Wednesday, October 7, 2009

Songbirds and Russian Olive Berries

Cedar Waxwings feeding on Russian olive berries
Yellow-rumped Warbler feeding on Russian olive berries

Currently, we are categorizing the berry production on selected Russian olive (exotic vegetation) and New Mexico olive (native vegetation) plants located on transects in our middle Rio Grande study area. The berries of these two plants provide an important food source for wintering (and to a lesser extend, migrating) birds that frequent the middle Rio Grande bosque. Russian olive berries are particularly important to wintering birds because they remain a viable food source throughout the winter or until the resource is depleted. In contrast, New Mexico berries tend to desiccate as winter progresses, and become a decreasingly useful food source. To date, we have documented over 30 bird species foraging on Russian olive berries, and a similar number exploiting New Mexico olive. Ultimately, we hope to generate a long-term berry production data set (10+ years) that can be compared to environmental conditions (i.e. weather patterns, river flow levels, etc.) to gain insight regarding factors that impact berry crop size in the middle Rio Grande bosque. -- written by Trevor Fetz, avian biologist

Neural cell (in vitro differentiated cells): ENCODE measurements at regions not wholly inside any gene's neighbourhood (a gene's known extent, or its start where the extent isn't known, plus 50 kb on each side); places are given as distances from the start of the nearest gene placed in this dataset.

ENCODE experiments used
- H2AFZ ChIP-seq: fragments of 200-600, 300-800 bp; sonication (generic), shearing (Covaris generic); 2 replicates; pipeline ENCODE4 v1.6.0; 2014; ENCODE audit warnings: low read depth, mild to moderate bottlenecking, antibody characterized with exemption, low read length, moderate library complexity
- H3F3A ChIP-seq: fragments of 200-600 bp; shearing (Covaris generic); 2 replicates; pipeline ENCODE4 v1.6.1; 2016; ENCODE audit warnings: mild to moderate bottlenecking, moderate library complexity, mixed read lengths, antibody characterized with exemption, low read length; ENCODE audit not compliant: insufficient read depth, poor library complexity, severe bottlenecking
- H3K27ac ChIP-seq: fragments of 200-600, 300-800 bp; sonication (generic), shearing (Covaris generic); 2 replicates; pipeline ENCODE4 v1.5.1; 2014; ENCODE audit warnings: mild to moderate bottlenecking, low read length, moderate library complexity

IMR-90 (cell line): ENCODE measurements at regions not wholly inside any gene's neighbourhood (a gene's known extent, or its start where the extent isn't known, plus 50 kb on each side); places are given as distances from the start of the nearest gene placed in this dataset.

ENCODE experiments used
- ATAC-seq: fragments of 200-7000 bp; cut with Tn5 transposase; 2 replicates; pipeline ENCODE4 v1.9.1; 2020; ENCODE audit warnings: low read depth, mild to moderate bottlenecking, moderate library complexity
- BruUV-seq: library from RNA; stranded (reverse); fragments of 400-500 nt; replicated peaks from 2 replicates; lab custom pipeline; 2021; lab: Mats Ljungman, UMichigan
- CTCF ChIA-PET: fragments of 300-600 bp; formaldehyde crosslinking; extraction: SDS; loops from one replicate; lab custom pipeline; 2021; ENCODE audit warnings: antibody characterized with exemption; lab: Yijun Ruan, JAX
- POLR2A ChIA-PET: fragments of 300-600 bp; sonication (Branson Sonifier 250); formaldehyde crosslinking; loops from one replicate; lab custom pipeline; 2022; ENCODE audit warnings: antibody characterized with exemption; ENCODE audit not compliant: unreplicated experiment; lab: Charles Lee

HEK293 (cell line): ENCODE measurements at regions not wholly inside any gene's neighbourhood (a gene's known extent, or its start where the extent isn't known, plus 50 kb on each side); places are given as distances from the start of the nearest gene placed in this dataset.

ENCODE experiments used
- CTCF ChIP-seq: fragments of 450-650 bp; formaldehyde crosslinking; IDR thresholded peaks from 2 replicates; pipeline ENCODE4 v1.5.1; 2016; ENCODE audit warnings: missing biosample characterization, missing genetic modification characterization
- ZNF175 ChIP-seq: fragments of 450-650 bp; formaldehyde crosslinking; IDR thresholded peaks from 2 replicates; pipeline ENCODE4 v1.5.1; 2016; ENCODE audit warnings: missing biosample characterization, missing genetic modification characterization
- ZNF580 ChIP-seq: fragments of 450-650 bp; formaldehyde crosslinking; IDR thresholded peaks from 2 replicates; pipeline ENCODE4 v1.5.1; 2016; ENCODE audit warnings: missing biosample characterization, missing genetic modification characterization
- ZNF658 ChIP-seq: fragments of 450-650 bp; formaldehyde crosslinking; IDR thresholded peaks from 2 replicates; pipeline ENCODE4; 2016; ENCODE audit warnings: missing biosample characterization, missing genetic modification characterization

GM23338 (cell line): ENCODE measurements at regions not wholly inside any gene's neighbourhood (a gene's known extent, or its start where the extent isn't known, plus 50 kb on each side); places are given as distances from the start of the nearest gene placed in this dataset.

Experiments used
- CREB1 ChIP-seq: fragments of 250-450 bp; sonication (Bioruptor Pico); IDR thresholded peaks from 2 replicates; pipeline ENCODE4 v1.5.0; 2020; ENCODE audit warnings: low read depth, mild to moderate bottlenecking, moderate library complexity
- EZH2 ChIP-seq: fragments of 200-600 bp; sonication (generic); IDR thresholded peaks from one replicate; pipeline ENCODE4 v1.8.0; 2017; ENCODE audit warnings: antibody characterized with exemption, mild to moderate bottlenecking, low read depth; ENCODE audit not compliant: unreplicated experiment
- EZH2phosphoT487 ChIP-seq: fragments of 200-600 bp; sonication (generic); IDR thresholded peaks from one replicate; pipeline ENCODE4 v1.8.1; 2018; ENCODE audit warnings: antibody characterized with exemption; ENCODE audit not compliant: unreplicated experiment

Monday, October 5, 2009

Raptors of the Rio Grande Gorge

This Golden Eagle nestling fledged prematurely. However, it still has a good chance of survival because of its large size, and because its parents will continue to provide care while it is on the ground.
Golden Eagles continue to add to existing nests for many years, eventually amassing a massive structure several feet tall and several feet wide.

There is a fissure, a crack of basalt that runs through north central New Mexico. In it lies a river, the hydrologic aorta of the state, the Rio Grande. Within this canyon nesting Golden Eagles thrive, along with Prairie Falcons, and Red-tailed Hawks. Commonly known as the Rio Grande Gorge, it contains some of the largest Golden Eagle nests that I have ever seen. Some of which attain heights nearing 10 feet, attesting to fact that Golden Eagles have been using these nest sites in the gorge for a very, very, long time.

Written by Ron Kellermueller, raptor biologist